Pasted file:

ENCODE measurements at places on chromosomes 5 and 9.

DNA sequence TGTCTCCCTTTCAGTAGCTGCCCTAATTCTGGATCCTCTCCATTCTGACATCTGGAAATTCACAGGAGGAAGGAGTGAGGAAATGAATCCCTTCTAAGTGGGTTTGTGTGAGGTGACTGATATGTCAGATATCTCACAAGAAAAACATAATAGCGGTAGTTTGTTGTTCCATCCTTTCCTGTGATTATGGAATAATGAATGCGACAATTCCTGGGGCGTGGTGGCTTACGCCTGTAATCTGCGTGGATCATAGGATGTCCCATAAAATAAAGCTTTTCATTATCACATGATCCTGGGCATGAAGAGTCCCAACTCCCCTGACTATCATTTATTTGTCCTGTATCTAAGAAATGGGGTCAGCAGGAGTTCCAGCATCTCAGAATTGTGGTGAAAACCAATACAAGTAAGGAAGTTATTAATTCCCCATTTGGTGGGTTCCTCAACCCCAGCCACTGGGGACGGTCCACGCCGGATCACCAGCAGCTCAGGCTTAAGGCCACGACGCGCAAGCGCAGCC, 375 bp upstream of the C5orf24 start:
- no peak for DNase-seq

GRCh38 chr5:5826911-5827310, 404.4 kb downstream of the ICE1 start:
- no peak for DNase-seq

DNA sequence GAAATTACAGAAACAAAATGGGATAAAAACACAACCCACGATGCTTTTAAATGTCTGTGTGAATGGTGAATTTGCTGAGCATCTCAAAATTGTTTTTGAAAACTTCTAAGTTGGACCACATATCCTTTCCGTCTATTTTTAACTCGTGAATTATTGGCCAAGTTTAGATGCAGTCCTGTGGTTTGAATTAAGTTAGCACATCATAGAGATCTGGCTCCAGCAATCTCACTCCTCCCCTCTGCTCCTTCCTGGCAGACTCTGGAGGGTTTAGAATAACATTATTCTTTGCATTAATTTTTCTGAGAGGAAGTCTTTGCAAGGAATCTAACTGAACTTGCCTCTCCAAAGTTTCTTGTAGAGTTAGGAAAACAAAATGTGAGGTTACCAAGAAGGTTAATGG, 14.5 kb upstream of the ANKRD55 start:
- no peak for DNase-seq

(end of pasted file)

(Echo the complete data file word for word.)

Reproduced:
ENCODE measurements at places on chromosomes 5 and 9.

DNA sequence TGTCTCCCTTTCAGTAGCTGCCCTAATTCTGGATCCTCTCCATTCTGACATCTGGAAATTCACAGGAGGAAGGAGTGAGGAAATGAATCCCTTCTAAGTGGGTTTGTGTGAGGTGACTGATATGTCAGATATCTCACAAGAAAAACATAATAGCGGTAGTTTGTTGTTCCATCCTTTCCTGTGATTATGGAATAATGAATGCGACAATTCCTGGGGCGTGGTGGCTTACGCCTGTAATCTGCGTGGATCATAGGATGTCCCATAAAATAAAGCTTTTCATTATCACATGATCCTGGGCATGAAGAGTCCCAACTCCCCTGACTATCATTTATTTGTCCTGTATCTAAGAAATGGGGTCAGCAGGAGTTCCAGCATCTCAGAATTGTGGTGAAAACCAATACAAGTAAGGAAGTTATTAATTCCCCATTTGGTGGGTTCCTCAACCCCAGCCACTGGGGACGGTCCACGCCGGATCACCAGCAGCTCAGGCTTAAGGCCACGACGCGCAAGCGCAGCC, 375 bp upstream of the C5orf24 start:
- no peak for DNase-seq

GRCh38 chr5:5826911-5827310, 404.4 kb downstream of the ICE1 start:
- no peak for DNase-seq

DNA sequence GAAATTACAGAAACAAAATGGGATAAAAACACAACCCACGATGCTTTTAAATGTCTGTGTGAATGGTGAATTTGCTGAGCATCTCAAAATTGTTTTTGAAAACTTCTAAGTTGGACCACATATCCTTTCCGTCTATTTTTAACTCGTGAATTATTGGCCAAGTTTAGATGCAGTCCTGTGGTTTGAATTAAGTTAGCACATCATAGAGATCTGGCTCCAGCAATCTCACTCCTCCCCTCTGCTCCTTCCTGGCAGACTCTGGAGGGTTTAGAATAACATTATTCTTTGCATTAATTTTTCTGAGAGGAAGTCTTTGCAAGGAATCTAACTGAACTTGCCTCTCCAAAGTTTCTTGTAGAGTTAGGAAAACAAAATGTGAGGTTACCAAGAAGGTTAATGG, 14.5 kb upstream of the ANKRD55 start:
- no peak for DNase-seq